One of the most prolific and legendary artists to ever work for Marvel Comics has left us. John Romita Sr. has sadly passed away at the age of 93, on June 13. The news arrived via Twitter, in a post from his son John Romita Jr., himself an art legend at Marvel Comics. The elder Romita was especially famous for taking over art duties on The Amazing Spider-Man, redefining Peter Parker’s look. This was after Spidey’s co-creator Steve Ditko left the title. During his time with Spidey, he introduced several of his co-creations to the lore, like the Kingpin and Peter Parker’s future wife, Mary Jane Watson. Stan Lee asked Romita to draw “the most beautiful girl you can imagine” when creating MJ. Romita delivered on that promise in just one iconic panel.
In addition to his five-year run on The Amazing Spider-Man, Romita also co-created the characters of Wolverine, Luke Cage, and the Punisher. Technically Jack Kirby and Steve Ditko co-created the bulk of the classic Marvel heroes and villains. But by the early ’70s, Romita was the chief architect in how Marvel’s characters looked in merchandising. John Romita became the go-to guy when you needed images of Marvel’s pantheon of heroes drawn in heroic poses. In fact, during this period, John Romita Romita would serve the role of Marvel’s art director.
John Romita was born in Brooklyn, New York in 1930, the son of Italian immigrants. By 19, he was already working as a comic book artist. He would then find success drawing romance comics aimed at a female audience. In 1966, he got hired by Marvel, to draw their relatively low-selling series Daredevil. But after eight issues, Stan Lee hired him to take over for Steve Ditko when he left The Amazing Spider-Man.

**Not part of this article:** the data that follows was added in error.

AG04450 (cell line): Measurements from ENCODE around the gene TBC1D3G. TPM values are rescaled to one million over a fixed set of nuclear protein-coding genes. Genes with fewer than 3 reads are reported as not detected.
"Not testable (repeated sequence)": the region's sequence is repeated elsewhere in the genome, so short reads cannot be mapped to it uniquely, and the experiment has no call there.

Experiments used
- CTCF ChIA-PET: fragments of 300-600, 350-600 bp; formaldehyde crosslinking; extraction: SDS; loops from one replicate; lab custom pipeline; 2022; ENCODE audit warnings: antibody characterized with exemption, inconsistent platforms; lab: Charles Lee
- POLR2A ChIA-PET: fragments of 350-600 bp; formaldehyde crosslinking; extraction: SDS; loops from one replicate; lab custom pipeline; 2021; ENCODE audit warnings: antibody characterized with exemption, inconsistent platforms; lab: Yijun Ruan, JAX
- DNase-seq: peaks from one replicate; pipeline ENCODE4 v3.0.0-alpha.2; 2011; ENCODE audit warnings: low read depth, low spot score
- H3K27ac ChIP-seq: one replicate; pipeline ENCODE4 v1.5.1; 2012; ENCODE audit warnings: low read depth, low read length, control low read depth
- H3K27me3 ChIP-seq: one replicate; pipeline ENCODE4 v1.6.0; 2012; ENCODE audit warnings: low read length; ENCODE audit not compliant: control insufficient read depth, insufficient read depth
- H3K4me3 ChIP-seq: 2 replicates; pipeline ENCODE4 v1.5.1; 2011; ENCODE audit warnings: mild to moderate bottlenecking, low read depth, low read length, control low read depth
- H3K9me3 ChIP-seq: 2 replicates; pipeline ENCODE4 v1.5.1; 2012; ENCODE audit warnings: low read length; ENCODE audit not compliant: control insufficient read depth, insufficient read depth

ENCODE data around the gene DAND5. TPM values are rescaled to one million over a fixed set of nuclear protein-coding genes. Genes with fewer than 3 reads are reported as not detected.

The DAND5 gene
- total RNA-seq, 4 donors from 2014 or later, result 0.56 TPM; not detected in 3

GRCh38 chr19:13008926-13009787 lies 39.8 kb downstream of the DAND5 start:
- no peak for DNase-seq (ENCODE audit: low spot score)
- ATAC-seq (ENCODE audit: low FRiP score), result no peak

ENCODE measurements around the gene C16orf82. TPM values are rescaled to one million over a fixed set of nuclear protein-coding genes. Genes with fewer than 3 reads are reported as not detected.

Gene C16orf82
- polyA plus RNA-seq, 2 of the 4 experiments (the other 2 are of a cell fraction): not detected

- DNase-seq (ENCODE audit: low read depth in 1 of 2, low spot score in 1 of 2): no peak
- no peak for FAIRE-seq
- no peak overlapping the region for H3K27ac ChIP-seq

During Romita’s time, he put his experience with romance comics to good use. He made Peter Parker more handsome, like a soap opera lead. He became a character MJ Watson would believably fall for. During Romita’s Spider-Man tenure, the title would go from Marvel’s second best-selling title to their biggest seller.
If you were a Gen-X kid growing up in the ’70s and ’80s loving Marvel Comics, then the art of John Romita was the way you perceived the Marvel characters. From calendars to plastic cups to posters to lunchboxes, it was Romita’s renditions that were on almost every piece of merchandising during this era. The Marvel “House Style” ultimately wasn’t Jack Kirby or Gil Kane or any other prolific artist, it was Romita’s. The heroic pose of Spidey standing in the center of his web was an image every kid knew back in the day. Most kids didn’t know who drew it, but it was the distinctive touch of John Romita. Although Romita mostly retired for the last several decades, he drew the occasional issue or cover for Marvel, reminding younger readers that he still had it. His contributions to the art form of comic books will not be forgotten.